Saturday, August 1, 2009

Have Your Own Connecticut Clambakes

By Sherry Shantel

With Connecticut clambakes, seafood parties can be great. Besides being the tasty food they are, clambakes can also refer to an outdoors gathering of people entertained by luscious and healthy seafood meals with fresh vegetables. It can be adapted into any formal or informal event - family reunion, corporate meeting, wedding party, or just a romantic dinner for two.

As it is a hands-on event, the clambake would be a great place to meet new friends because of its casual atmosphere. With summer as the perfect time to enjoy the beach and delicious seafood treats, clambakes are a whole lot of fun!

Traditionally, clambakes were prepared over a fire on the beach. But since beach fires are now prohibited, today's clambakes are usually cooked over a propane burner which is undeniably more efficient. Though it's quite the modern method, the traditional atmosphere still exists.

Clambake may contain various foods. While some people may want to start off with quahogs (hard shelled clams), others prefer steamers (soft shelled clams) dipped in butter with a salty broth. Hosts can even serve shrimp, clam chowder and mussels. Some of the more traditional accompaniments include corn on the cob, salads, potatoes, slaws, and cornbread. How about having ice cream for dessert? With so many options to have your clambake as delicious and unique as possible, never forget to include lobster bisque, which is of course, the main dish.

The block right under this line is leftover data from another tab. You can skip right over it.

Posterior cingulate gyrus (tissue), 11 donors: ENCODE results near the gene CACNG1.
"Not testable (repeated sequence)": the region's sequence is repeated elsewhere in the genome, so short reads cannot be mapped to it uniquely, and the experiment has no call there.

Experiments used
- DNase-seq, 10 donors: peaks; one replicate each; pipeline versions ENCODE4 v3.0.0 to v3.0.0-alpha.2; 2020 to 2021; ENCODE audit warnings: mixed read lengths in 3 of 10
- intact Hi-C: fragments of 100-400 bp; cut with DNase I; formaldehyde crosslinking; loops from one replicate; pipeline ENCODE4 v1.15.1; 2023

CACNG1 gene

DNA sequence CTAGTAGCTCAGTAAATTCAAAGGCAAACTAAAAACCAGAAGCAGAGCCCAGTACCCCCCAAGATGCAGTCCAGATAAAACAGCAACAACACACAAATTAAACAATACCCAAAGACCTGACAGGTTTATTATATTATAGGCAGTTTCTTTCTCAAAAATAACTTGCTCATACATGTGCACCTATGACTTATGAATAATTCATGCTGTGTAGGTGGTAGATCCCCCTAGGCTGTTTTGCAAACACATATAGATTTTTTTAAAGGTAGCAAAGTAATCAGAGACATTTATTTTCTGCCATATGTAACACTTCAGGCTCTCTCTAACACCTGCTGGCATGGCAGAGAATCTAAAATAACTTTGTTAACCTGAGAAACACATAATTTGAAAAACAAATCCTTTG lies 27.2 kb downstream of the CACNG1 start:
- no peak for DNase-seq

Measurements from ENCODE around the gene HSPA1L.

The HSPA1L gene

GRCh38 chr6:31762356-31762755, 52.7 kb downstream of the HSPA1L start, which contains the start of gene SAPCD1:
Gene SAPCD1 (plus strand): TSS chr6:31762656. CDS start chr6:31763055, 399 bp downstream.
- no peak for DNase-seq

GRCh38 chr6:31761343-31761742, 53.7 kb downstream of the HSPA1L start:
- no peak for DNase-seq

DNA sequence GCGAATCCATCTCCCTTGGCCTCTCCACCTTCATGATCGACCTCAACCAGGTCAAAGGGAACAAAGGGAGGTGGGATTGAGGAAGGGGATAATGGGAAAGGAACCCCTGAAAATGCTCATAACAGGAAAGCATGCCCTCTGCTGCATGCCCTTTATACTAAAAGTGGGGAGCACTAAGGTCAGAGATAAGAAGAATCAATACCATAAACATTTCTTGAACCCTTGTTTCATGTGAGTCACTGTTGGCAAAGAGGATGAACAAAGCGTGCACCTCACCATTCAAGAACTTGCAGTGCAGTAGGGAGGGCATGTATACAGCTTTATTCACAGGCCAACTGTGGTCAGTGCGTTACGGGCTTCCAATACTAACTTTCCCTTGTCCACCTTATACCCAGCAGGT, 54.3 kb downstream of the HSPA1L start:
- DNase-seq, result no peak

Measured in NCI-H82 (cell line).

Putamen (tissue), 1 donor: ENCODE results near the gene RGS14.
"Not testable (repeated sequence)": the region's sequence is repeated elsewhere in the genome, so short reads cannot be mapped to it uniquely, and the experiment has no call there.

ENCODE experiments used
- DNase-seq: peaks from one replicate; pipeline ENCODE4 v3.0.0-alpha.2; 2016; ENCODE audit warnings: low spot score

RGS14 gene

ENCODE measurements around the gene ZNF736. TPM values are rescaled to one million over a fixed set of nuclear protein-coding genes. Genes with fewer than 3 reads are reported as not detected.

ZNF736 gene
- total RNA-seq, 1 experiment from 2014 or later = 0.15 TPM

The original clambake method is prepared over a pit along the coast that is two or three feet deep. The pit is then lined with rocks and a large fire that would reach 400 degrees F is set on top of these rocks. Wet seaweeds are then lined on the rocks, layered with potatoes, corn in the husk, and even more seaweeds. The pit is then lined with a tarpaulin which is weighted down with rocks. The clambake is then steamed for about three hours.

If you want a simpler method, just have the shellfish and accompaniments steamed on a stovetop. You can put rocks in a large metal washtub across a couple of burners on the stovetop and layer it with clams and seaweed. You can then pour in a couple of gallons of seawater until it boils. Steam the clambake for twenty minutes.

But if you think seawater and seaweed are making things complicated, how about having a clambake on your grill over hot coals? This way, it will help boil the live lobster and potatoes first as they take the longest time to cook. The clams and corn will be cooked through the grill's heat.

For a much simpler version of preparing Connecticut clambakes, just place the clams in a pot add in corn and chorizo and some aromatics such as saffron and shallots. Steam it until the clams open. Since following the traditional clambake cooking method is too laborious, many people opt for the simplest technique. What's really important is that you and your guests will have a fun and healthy time feasting on Connecticut clambakes.

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